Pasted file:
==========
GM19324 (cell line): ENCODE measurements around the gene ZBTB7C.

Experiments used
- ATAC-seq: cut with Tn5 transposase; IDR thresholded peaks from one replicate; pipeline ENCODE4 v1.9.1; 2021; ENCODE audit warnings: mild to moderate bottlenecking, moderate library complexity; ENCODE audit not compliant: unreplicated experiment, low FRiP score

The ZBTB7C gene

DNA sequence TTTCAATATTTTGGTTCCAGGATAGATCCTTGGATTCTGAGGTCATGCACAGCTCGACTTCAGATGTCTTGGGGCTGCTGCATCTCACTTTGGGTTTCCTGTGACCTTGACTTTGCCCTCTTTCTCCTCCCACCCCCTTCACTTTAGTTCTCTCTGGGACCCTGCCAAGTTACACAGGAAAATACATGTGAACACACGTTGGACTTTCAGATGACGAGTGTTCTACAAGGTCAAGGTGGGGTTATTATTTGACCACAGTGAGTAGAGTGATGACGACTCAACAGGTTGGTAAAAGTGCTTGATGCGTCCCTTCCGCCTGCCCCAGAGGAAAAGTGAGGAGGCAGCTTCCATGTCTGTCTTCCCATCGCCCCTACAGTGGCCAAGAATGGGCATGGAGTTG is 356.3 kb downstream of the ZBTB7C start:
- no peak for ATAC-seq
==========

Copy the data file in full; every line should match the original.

GM19324 (cell line): ENCODE measurements around the gene ZBTB7C.

Experiments used
- ATAC-seq: cut with Tn5 transposase; IDR thresholded peaks from one replicate; pipeline ENCODE4 v1.9.1; 2021; ENCODE audit warnings: mild to moderate bottlenecking, moderate library complexity; ENCODE audit not compliant: unreplicated experiment, low FRiP score

The ZBTB7C gene

DNA sequence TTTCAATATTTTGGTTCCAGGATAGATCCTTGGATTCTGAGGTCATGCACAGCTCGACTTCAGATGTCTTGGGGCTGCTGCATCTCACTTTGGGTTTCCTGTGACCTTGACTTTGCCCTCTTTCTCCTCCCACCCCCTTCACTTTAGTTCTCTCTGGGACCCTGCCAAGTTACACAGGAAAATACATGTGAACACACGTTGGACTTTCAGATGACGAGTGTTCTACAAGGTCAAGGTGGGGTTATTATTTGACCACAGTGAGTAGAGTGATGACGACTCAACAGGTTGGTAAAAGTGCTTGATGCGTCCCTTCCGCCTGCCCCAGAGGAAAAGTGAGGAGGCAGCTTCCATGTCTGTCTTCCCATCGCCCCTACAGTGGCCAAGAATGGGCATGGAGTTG is 356.3 kb downstream of the ZBTB7C start:
- no peak for ATAC-seq